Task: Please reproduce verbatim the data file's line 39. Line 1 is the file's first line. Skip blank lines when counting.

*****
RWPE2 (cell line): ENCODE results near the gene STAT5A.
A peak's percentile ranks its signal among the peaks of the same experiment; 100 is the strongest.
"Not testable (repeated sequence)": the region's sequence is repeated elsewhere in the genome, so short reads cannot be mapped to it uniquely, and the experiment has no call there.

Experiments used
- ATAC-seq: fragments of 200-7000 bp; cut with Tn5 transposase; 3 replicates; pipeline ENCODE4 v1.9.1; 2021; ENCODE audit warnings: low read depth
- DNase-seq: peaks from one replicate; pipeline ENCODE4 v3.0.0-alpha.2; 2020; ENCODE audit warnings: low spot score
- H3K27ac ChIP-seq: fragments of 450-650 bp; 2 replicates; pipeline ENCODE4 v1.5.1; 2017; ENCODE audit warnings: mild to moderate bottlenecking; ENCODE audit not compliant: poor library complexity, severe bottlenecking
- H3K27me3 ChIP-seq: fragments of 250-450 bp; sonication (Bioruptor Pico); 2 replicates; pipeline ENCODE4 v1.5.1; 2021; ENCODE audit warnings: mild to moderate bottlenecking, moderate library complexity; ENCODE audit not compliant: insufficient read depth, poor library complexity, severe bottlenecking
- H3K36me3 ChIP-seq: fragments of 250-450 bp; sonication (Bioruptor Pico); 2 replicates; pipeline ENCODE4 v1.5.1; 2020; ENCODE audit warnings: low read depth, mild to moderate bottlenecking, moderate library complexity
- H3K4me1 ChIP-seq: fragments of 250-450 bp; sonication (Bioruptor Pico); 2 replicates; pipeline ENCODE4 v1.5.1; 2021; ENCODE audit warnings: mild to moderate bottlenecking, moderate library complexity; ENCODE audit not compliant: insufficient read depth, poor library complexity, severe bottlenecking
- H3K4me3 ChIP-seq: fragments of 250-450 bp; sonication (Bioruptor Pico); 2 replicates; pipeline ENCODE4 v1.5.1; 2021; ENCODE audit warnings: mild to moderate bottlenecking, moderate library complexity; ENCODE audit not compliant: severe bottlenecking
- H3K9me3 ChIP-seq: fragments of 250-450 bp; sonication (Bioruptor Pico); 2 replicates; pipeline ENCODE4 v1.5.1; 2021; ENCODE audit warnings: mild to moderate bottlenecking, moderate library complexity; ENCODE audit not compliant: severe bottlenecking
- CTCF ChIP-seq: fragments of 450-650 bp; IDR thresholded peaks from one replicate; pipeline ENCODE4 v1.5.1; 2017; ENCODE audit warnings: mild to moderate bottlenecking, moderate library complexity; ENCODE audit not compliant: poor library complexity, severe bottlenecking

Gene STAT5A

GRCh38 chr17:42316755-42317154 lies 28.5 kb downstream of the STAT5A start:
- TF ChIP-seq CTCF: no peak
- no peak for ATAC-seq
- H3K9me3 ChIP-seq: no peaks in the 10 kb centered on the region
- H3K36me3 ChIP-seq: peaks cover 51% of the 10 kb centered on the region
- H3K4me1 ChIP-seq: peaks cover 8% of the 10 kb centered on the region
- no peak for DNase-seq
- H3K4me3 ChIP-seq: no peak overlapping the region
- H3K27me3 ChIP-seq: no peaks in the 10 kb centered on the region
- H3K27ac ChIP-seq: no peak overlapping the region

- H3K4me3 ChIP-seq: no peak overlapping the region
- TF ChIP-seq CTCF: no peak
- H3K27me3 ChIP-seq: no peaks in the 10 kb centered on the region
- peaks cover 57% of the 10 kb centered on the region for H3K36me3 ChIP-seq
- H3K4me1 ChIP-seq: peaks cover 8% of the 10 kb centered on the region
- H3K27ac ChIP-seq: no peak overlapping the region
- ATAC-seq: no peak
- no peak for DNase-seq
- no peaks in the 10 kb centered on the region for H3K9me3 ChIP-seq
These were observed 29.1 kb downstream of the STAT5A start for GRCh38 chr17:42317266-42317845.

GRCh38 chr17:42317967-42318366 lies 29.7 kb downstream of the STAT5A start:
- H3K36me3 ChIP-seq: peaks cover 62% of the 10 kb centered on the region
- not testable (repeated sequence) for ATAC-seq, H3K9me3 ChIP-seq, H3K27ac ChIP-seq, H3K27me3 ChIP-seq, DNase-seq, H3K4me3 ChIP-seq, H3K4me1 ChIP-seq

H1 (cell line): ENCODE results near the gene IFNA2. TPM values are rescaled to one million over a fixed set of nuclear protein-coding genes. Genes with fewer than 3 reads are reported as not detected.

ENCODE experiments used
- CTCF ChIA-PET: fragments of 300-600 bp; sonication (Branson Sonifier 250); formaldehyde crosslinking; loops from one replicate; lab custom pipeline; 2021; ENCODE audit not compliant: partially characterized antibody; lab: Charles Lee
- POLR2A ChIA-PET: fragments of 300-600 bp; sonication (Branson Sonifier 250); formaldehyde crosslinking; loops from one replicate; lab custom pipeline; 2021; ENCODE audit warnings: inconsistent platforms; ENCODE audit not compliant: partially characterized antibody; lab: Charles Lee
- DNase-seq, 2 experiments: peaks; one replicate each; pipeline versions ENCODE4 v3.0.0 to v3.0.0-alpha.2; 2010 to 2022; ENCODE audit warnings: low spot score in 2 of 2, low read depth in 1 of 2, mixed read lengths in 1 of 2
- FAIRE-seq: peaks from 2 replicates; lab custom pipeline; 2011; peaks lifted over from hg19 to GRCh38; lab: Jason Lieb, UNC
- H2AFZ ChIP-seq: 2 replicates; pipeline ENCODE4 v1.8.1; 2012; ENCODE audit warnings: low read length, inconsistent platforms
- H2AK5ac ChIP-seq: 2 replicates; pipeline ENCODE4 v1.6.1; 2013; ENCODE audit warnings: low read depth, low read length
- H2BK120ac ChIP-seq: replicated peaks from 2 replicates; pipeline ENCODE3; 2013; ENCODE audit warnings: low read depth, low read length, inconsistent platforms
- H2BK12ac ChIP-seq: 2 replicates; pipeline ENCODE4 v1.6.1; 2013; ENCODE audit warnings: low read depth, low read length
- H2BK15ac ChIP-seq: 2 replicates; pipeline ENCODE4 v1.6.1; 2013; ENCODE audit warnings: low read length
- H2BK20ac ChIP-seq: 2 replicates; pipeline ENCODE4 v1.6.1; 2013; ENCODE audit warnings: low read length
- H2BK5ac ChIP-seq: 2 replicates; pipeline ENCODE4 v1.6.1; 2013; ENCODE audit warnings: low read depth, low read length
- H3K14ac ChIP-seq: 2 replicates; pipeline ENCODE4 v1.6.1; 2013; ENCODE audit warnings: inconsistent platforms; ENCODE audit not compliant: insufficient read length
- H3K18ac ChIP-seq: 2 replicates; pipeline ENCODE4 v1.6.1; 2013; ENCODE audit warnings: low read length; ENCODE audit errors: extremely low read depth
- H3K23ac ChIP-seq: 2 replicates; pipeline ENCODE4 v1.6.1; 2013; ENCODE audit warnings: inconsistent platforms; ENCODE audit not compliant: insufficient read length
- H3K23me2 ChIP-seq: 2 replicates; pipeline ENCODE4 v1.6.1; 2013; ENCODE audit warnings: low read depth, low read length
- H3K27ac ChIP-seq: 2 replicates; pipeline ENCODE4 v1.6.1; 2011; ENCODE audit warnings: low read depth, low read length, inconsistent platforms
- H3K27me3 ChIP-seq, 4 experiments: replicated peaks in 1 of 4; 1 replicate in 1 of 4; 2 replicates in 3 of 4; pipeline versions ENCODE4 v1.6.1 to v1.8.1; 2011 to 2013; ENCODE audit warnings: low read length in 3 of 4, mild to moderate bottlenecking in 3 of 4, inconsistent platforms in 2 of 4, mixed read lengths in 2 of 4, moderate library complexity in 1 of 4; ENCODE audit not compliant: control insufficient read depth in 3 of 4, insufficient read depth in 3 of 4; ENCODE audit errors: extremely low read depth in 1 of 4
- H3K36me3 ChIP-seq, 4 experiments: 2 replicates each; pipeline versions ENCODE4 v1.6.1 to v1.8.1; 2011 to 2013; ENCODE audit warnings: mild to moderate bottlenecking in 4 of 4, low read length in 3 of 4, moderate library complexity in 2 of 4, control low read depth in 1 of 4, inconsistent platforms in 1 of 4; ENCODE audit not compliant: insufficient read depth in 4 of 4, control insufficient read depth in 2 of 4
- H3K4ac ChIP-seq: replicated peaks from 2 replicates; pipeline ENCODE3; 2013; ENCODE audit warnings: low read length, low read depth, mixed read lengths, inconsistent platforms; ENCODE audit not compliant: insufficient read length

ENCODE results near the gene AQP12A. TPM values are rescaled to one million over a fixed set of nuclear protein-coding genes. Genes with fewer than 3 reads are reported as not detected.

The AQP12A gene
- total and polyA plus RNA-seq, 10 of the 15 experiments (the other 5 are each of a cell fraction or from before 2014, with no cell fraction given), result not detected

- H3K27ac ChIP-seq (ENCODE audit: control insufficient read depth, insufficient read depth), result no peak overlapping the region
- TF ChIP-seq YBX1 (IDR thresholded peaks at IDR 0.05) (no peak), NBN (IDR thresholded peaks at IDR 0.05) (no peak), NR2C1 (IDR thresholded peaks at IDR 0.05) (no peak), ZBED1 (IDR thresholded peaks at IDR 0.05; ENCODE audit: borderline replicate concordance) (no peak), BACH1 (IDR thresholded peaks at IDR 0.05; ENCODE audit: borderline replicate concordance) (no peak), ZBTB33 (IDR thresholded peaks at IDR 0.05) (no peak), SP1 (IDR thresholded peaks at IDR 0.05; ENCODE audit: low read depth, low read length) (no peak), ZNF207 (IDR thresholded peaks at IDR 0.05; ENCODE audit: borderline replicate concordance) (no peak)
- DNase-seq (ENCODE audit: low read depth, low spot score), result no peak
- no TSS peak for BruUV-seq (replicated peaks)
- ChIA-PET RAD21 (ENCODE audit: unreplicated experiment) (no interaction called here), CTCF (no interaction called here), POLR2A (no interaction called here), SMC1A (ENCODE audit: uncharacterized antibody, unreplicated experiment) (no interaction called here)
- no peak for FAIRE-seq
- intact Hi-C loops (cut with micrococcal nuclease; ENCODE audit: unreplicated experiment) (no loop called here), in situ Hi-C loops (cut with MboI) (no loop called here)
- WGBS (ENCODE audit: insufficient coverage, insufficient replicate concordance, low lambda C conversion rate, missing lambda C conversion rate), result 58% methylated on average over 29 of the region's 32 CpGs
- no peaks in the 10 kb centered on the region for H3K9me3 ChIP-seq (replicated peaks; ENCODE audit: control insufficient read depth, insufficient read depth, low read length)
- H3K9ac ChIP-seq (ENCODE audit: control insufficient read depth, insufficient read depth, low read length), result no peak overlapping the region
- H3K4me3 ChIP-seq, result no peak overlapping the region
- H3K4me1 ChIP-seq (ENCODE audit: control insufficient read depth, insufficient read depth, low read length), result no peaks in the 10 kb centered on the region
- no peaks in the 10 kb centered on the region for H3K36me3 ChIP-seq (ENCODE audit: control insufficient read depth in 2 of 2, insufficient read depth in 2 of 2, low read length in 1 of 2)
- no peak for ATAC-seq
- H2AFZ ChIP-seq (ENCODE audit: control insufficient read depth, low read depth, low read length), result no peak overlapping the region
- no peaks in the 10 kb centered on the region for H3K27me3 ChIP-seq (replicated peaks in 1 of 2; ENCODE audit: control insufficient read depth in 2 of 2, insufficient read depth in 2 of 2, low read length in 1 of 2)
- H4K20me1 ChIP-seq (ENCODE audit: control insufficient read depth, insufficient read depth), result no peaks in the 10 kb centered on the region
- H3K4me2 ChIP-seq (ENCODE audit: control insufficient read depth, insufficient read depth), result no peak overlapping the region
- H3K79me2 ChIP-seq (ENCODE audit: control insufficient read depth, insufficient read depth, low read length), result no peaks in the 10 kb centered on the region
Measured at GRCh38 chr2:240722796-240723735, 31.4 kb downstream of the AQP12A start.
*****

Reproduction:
ENCODE experiments used